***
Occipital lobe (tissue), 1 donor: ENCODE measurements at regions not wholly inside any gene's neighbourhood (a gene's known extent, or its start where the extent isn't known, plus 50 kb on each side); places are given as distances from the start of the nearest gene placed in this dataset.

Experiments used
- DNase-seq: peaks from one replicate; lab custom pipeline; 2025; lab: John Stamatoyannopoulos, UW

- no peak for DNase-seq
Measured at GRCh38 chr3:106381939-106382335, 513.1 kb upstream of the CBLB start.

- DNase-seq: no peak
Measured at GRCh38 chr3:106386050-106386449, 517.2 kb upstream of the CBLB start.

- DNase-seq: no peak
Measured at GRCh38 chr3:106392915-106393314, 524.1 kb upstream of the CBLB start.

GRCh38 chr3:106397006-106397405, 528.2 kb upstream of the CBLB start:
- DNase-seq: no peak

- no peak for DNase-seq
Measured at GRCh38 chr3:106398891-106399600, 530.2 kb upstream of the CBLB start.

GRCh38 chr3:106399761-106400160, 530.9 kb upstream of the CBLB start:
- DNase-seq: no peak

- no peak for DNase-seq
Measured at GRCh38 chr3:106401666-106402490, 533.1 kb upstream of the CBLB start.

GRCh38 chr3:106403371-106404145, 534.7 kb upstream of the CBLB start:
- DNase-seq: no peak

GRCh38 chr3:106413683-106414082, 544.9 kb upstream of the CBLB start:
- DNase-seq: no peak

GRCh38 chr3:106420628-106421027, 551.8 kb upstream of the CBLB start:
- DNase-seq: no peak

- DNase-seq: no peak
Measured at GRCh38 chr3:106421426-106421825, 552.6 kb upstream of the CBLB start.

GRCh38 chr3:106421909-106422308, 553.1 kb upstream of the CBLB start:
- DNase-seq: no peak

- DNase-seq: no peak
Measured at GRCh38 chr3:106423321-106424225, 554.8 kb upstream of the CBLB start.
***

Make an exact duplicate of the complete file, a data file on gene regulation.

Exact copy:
Occipital lobe (tissue), 1 donor: ENCODE measurements at regions not wholly inside any gene's neighbourhood (a gene's known extent, or its start where the extent isn't known, plus 50 kb on each side); places are given as distances from the start of the nearest gene placed in this dataset.

Experiments used
- DNase-seq: peaks from one replicate; lab custom pipeline; 2025; lab: John Stamatoyannopoulos, UW

- no peak for DNase-seq
Measured at GRCh38 chr3:106381939-106382335, 513.1 kb upstream of the CBLB start.

- DNase-seq: no peak
Measured at GRCh38 chr3:106386050-106386449, 517.2 kb upstream of the CBLB start.

- DNase-seq: no peak
Measured at GRCh38 chr3:106392915-106393314, 524.1 kb upstream of the CBLB start.

GRCh38 chr3:106397006-106397405, 528.2 kb upstream of the CBLB start:
- DNase-seq: no peak

- no peak for DNase-seq
Measured at GRCh38 chr3:106398891-106399600, 530.2 kb upstream of the CBLB start.

GRCh38 chr3:106399761-106400160, 530.9 kb upstream of the CBLB start:
- DNase-seq: no peak

- no peak for DNase-seq
Measured at GRCh38 chr3:106401666-106402490, 533.1 kb upstream of the CBLB start.

GRCh38 chr3:106403371-106404145, 534.7 kb upstream of the CBLB start:
- DNase-seq: no peak

GRCh38 chr3:106413683-106414082, 544.9 kb upstream of the CBLB start:
- DNase-seq: no peak

GRCh38 chr3:106420628-106421027, 551.8 kb upstream of the CBLB start:
- DNase-seq: no peak

- DNase-seq: no peak
Measured at GRCh38 chr3:106421426-106421825, 552.6 kb upstream of the CBLB start.

GRCh38 chr3:106421909-106422308, 553.1 kb upstream of the CBLB start:
- DNase-seq: no peak

- DNase-seq: no peak
Measured at GRCh38 chr3:106423321-106424225, 554.8 kb upstream of the CBLB start.